The first “P” of the marketing mix deals with the product. The actual feature sets of the new and existing products won’t be covered within this report. See Product Management for more information about defining the product, market research, the Market Requirement Document, etc. Instead, we will deal with positioning, packaging, and format.

Company Positioning

As part of our positioning, we will be redoing the company logo. The new style will have a hipper, less formal style using brighter, more marketable colors. Preference is given to name treatment since it is stronger whenever the name and logo are combined. If that is not possible, then a logo and mark will be attempted. The logo will also help define the company colors and style.


In addition, all upcoming products will have new packaging that is in line with the enhanced company and product positioning. All upcoming packaging should follow a few essential guidelines:

  • Tell what it does. Our products should clearly state what they do in their titling and tag lines.
  • Use the bottom half of the box. The product name and key message need to be located on the bottom half of the package so it can be seen if placed on the bottom shelves in retail.
  • No hidden designs. It is crucial to have a design or picture that clearly symbolizes what the product does. A software box has an average of three seconds to attract and sell a consumer as he passes the shelf. Hidden messages and designs that are not clear are not effective and must be redesigned. If a box designer has to explain what his image means before it is understood, then it needs to be changed.
  • Sell on all sides. The box should be able to sell from as many sides as possible in case it is not “faced” forward by the resellers. Touchstone and CyberMedia containers are the best examples of boxes that can sell from any angle.
  • Sales message. The front or sides of a box should display the sales “tickler” to get a prospect to pick up the box, enough so that in 8 seconds or less they will want to read the back where the concentrated 30-second scannable sales message is delivered. Most messages should also be conveyed in just a few major non-technical points–it is critical to include as much detailed technical information as possible… but not on the back. Select one of the side panels to include all the pertinent technical features.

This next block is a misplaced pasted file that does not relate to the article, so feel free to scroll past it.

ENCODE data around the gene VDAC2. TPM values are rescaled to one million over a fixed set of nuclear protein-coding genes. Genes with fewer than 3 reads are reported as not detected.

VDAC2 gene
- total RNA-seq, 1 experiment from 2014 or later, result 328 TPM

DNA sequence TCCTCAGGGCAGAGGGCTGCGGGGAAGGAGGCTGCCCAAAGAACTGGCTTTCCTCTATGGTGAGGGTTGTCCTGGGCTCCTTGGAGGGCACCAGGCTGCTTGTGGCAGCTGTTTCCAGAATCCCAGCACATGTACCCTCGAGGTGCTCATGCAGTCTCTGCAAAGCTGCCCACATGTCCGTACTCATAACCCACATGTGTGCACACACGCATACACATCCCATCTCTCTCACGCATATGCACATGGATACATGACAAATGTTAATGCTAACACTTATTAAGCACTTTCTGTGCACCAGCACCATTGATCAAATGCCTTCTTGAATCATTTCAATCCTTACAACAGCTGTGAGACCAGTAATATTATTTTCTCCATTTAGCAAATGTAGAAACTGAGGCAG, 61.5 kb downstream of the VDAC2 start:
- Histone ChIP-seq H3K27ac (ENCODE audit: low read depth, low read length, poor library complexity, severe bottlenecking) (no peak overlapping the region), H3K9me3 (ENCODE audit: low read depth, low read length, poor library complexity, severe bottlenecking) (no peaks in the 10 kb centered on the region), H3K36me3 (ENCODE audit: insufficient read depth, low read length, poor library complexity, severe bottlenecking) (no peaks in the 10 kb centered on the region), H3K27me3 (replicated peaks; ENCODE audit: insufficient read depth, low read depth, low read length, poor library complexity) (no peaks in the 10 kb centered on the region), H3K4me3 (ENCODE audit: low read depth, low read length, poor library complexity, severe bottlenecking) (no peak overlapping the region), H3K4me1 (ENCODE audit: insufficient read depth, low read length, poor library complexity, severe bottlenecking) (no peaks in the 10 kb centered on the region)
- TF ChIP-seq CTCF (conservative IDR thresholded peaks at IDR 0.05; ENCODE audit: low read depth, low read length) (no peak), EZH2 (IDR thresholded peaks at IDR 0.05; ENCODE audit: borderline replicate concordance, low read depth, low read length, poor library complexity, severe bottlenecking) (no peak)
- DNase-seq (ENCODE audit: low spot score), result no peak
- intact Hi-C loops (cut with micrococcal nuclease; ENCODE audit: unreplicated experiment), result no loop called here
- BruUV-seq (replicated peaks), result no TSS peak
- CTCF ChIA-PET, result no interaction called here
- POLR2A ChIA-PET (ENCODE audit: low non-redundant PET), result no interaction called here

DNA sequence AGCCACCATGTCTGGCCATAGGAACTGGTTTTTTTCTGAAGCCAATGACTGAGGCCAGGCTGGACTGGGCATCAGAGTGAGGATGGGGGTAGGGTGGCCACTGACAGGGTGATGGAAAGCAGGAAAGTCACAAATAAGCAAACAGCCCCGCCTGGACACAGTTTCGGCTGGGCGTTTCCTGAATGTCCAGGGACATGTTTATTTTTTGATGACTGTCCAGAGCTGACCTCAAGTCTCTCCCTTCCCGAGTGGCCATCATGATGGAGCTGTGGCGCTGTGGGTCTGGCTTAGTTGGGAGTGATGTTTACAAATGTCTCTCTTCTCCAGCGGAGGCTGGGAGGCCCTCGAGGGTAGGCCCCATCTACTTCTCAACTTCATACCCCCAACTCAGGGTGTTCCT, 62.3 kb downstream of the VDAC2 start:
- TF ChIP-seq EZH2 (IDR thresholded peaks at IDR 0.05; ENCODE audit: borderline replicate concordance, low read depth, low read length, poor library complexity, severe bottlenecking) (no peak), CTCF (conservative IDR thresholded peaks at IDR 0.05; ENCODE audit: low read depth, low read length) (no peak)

As a case in point, Microsoft, the “marketing machine,” even made a mistake with their sound card. They had a good sales message but neglected to state whether their product supported internal CD ROM hookups or allowed 16 bit, 44 MHz recordings. Consumers would often select another package rather than risk a mistake. Their packaging violated a critical rule: A confused prospect never buys.

  • Colors. We should never forget the attention capability of “blink twice” colors. McDonald’s, Burger King, and Taco Bell use yellows and reds in their packaging and identification.
  • Screenshots. It is a serious error to release any package without appropriate screenshots. In addition, all screenshots must have call-outs so the user understands what he is seeing. Screenshots also allow the vendor to highlight the product’s main selling points and key in on unique features.
  • Fold-out box. A box that has a fold-out cover is the most effective since it contains a built-in brochure. It also has more real estate so the features can be shown with graphics instead of just text. For a new category like Animal, we need all the graphical selling space we can get.

(Note: Please register (names used for Chanimal networking only) with the Chanimal site to gain access to a special section of this Website (the Chanimal “Cave”) that contains additional free content–specifically, the Chanimal Packaging Guidelines (9 pages of information on effective package design).

Product Format

With the introduction of the new box designs, we will also be publishing exclusively on CD ROM format with a coupon to order 3.5″ disks. This will allow us to cut our cost of goods and will increase our width of distribution to CD only locations such as Mr. CDROM. CD ROMs are also copied less frequently, especially if the CD is full because of the perceived time involved to transfer 625 meg of data.

The Widget2 CD will be the first Acme product to include four platforms, MAC, Power MAC, Win3.1 and Win95 all on one CD. This will help defer the cost of printing four boxes and will reduce the cost of platform-specific returns; if one platform has weak sales the product can be re-shelved in a different, better-selling section. The license will need to specify that the software can only be installed on one platform at a time. Of course, as always, honesty and conscience will be our primary protection against potential abuse.

Another advantage of a multi-platform CD is that it will allow us to include additional content (browsers, galleries, shareware, Gidget, etc.) at no additional material cost. This approach increases the perceived and actual value of the package and helps to further establish a competitive advantage on the shelf.

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